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I develop an android application and in my app I use a libary (jar) that I download from the internet. This jar is open-source under the "GNU General Public License v2". I tried to read the text of the license but had difficulty understanding it.

My question is: can I use this libary without changing nothing in the jar in a commercial application? I will be making profit from selling my app which uses this GPL-ed .jar file.

If possible, I would like to avoid converting my application to open-source.

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migrated from stackoverflow.com Jan 16 '11 at 16:23

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possible duplicate of Proprietary software built on top of GNU GPL –  zoul Jan 16 '11 at 16:18
    
When asking questions like this it is useful to also add the link to the page with the license. –  Loki Astari Jan 16 '11 at 17:12
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3 Answers

up vote 10 down vote accepted

GPL Required you to release source code for your distribution (In case of Full GPL but not lesser-GPL which is much more common in libraries)

But do not mix up with the following concepts.

  • You can still distribute any work for a fee thus making profit. (As long as you ship the binary with the source code)
  • You don't have to provide source code, if you don't ship/distribute any binaries, in case of SaaS (Software as a Service)
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You do not have to ship the source with the binary. You do need to provide a way for a user to obtain the source, however. That could be through a link in an application about dialog for example. –  Jeff Jan 16 '11 at 17:55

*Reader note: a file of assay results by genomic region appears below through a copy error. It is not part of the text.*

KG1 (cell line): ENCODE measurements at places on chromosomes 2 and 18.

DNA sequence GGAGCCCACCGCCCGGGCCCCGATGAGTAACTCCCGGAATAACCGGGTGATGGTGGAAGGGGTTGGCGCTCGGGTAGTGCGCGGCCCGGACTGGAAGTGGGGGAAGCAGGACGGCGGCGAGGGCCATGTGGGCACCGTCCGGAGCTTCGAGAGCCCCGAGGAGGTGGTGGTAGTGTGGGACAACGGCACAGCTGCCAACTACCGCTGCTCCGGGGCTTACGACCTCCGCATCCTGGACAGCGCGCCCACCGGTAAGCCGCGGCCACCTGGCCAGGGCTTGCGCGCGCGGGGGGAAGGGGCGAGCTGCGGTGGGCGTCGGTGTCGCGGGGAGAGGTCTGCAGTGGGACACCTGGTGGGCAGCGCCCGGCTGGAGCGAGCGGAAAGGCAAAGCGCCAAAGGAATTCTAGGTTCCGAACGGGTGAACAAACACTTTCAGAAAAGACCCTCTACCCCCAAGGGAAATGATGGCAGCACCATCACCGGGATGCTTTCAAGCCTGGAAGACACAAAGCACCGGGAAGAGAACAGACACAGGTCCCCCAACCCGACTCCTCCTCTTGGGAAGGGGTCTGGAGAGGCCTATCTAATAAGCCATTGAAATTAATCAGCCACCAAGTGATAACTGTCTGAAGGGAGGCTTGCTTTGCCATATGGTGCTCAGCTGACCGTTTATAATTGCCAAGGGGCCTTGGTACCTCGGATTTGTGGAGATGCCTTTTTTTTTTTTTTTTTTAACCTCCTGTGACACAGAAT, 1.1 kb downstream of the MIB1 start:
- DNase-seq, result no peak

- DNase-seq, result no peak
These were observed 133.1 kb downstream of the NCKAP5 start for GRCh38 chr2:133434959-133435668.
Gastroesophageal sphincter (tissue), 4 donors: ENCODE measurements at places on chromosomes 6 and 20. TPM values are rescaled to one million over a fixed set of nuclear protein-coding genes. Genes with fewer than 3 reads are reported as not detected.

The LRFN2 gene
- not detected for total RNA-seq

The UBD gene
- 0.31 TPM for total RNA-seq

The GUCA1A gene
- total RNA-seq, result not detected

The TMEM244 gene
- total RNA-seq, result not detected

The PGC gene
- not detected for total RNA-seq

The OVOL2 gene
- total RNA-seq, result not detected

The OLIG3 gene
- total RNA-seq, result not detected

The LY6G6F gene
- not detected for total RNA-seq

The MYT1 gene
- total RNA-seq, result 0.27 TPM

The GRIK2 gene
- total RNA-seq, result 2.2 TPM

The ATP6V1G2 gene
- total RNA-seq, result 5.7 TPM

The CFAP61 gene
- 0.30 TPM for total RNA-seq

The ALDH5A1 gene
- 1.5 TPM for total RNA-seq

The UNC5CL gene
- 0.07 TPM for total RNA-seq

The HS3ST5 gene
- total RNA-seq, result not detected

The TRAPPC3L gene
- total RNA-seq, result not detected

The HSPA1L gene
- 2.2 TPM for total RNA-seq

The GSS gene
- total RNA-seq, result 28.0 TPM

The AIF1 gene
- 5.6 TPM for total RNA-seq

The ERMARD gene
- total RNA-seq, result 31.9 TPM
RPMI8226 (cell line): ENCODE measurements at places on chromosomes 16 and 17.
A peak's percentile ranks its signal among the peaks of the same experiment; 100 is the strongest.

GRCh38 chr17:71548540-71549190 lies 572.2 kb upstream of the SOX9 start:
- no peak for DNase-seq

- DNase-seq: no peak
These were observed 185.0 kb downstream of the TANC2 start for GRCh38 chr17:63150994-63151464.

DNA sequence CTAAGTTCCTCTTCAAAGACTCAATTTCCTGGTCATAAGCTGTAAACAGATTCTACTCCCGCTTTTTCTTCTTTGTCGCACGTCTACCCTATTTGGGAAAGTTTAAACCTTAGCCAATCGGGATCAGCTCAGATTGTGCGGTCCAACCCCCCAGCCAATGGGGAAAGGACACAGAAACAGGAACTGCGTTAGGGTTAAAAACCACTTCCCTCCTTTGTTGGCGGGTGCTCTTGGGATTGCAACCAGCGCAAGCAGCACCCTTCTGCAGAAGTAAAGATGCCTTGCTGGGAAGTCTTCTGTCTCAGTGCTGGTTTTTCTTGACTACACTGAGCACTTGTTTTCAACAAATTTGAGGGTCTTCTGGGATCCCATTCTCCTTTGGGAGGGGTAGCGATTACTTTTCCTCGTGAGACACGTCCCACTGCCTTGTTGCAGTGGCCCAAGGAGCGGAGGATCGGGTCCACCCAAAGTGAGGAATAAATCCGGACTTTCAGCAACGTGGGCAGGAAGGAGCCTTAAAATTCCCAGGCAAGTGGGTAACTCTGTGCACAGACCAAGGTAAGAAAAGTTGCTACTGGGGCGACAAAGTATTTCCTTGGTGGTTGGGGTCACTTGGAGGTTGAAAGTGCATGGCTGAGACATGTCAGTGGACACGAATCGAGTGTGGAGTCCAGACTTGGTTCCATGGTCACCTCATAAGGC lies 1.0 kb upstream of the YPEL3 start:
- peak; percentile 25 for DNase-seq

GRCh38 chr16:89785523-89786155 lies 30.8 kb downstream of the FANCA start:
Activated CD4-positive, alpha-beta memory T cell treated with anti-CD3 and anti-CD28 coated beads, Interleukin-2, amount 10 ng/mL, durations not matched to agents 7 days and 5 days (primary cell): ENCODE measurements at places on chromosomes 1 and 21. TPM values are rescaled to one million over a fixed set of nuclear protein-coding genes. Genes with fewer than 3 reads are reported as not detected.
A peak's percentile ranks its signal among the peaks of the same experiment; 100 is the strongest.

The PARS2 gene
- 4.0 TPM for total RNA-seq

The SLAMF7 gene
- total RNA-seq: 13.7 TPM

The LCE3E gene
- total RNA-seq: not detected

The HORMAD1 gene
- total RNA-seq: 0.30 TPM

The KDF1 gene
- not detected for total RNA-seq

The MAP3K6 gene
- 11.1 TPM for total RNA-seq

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IANAL, but my understanding is no. The GPL is viral in nature (copyleft) so if you use or extend GPL-ed software then you are required to GPL your derived work.

However, most libraries are intended to be reused and the GPL license doesn't make sense. That is why there is the LGPL or "Lesser GNU Public License". This license allows you to use GPL-ed code in a library setting without requiring your application to be GPL-ed. If the JAR file is distributed under the LGPL you should be OK.

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No, you can't. If the library is GPL you can't ship it with you no-GPL application.

But you can still make you application GPL, bacause you don't need to "open source" your software. You can still sell your software as long as everyone who buys it can access the source code. I.e. by downloading them from a protected (or even public) location or by shipping the source with the app. There is only one problem with this: Everyone who has the source code (in the above case: everyone who bought the software) has the right to redistribute it any way the GPL allows. This means you can't prevent them from making the source public or forking your app.

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